The cloud storage and organization market is still a young and there’s potential for a new site to do well. Backpack is a site and mobile app that was created for the client to enter that market. I designed all aspects of the site, did all the user research and created all the branding (including coming up with the name).
The biggest problem facing this project was that the client didn’t have a clear vision for what the product would be. They had a list of features they wanted in the product, but were unsure if it was a desktop site, a mobile app or both. They were also unsure of audience, and didn’t have a name or brand in mind. I was challenged with creating a site and mobile app for a product I designed and developed, while also creating a name and brand for it.
I created a site and mobile app that appealed to everybody, without looking like every other cloud storage and organization site/app. In the research and testing phases, I discovered that there isn’t a product currently on the market that everyone uses or feels loyal to, which told me there’s an opening for Backpack. I designed a site that’s clean and easy to use. It has all the features survey users said they wanted, without so many extra features that it’s overwhelming. The site uses two colors, one primary and one accent. The simple color palette makes it easy for users to find the items I designed to stand out. All users tested in the high fidelity mockup phase commented on the design, with all saying it looked nice, was clean and easy to use.
A client approached the agency with the desire to enter the cloud storage and organization market. I was charged with making all design decisions and producing all needed assets and deliverables. I was also in charge of all research and testing for the product. I had a lead designer overseeing my process and providing any needed feedback.
For the research phase, I did a user survey to help me find out which products already in the market people are using, which features of these sites they like, which they don’t and what these sites are missing.
Top three sites participants use:
There were a handful of other sites mentioned. A large majority, 84%, said they use one of these either daily or multiple times a week. That tells me this product would be something users would use frequently, possibly everyday depending on the features.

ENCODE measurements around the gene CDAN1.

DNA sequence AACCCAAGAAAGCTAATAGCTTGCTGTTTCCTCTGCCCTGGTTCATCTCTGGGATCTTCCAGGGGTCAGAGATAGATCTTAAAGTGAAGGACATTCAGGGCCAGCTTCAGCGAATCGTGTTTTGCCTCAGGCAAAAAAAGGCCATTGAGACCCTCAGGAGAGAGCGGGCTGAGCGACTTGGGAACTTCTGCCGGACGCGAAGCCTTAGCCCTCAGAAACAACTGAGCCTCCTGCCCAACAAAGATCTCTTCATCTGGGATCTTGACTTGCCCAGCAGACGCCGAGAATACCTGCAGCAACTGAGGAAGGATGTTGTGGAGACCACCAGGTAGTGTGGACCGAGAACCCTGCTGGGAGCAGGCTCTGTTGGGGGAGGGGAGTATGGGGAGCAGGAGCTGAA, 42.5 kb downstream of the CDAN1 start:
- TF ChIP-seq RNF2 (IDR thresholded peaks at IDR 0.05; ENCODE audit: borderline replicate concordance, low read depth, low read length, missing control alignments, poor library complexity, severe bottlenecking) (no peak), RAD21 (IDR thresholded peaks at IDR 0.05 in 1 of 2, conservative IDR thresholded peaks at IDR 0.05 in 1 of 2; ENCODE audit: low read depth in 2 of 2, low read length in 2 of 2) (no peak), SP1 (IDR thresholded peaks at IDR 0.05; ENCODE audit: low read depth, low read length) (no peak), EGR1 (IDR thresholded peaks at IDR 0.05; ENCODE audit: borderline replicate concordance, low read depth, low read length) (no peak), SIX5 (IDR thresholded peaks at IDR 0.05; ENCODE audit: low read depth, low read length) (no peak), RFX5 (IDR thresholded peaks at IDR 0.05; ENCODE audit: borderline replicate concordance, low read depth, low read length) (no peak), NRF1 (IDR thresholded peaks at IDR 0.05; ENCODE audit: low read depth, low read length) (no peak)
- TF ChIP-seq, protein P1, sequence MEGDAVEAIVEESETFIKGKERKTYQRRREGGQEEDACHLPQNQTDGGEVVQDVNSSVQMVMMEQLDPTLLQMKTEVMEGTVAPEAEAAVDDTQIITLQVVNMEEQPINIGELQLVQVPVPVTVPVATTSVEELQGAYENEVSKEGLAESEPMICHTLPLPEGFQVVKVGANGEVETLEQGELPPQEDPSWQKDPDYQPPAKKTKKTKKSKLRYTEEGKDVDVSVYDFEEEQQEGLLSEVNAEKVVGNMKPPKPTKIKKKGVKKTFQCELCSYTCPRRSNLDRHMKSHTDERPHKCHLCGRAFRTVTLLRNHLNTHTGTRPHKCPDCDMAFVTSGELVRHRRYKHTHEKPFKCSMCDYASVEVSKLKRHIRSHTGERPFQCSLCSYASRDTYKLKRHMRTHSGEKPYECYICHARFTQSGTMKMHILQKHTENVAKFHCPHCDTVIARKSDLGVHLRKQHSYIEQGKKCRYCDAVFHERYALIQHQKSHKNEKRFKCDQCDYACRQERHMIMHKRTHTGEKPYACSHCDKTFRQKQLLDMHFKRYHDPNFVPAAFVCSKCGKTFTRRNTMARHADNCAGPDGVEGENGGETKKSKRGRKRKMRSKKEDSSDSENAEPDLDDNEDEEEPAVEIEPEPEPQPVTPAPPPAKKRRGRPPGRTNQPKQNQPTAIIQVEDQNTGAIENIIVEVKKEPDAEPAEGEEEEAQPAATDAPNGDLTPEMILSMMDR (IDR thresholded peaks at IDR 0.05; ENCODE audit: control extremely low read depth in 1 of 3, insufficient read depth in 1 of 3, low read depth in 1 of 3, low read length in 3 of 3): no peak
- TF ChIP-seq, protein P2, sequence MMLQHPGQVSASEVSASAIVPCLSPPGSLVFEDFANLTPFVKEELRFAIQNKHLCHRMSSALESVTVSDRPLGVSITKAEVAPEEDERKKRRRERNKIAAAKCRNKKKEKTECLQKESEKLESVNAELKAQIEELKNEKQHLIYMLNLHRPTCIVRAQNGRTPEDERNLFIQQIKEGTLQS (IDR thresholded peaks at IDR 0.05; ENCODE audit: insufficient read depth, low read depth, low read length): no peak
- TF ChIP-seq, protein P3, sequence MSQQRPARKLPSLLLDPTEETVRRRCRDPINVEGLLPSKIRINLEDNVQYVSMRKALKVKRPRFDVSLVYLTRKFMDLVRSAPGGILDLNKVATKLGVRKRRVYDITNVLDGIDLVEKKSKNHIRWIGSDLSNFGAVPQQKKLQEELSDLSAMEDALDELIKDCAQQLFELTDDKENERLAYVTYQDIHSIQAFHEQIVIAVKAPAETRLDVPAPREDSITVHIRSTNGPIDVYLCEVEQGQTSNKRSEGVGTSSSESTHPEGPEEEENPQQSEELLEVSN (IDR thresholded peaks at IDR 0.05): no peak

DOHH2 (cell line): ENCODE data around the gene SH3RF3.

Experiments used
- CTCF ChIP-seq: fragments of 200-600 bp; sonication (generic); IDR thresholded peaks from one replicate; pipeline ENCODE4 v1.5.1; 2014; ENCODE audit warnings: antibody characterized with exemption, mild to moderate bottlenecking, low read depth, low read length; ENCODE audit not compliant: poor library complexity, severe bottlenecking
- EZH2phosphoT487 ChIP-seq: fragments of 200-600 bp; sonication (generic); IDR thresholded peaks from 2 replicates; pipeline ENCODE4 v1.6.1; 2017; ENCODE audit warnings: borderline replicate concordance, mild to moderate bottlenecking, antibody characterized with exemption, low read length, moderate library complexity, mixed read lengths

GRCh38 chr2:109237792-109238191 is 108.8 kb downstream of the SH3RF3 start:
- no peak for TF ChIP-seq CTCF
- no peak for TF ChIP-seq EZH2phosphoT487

There were four features that users indicated were the most important: Both the ability to organize content into folders, groups, etc., uploading files or folders from a desktop or mobile device, sharing content with other people and creating content like documents and spreadsheets. Only about half stated that saving content from the web was important.
The most important features for users:
Sharing was also important and the majority of people preferred the ability to share via email, but some wanted the option to do email or social media.
For a competitive analysis, I looked at Google Drive, Dropbox and Pinterest.
Google Drive is probably the most well-known and it also has the most features. It allows users the ability to upload pretty much any type of file, organize files into folders, share with others and create a variety of new content. It also connects to Gmail accounts and other Google products. It can be difficult to find items within Drive.
Dropbox is more limited than Google Drive. While Dropbox is nice for storing items, it’s pretty limited in what users can do. Users can’t create any content within the site, so they can only upload content. There can also be some issues with trying to find items.
Pinterest is completely different from the other two sites. While Drive and Dropbox are storage sites for anything from files and spreadsheets to photos and videos, Pinterest is intended to be a moodboard for users. It’s an incredibly useful site for saving items a user finds online and wants to keep, without making them bookmark a million webpages. It also is great for users looking for inspiration for anything from wedding ideas to recipes and beyond. It also allows for sharing of pins and boards with other users. However, it’s not a place for documents, spreadsheets or anything of that nature. Users can’t store documents and they can’t create them. This is a very specific site.
Role: Working professional
Demo: 25-30, journalist/communications, Midwest and female
Bio: She is a working professional that needs to organize and store both work and personal items. She likes organization and wants to be able to quickly and easily organize all her content.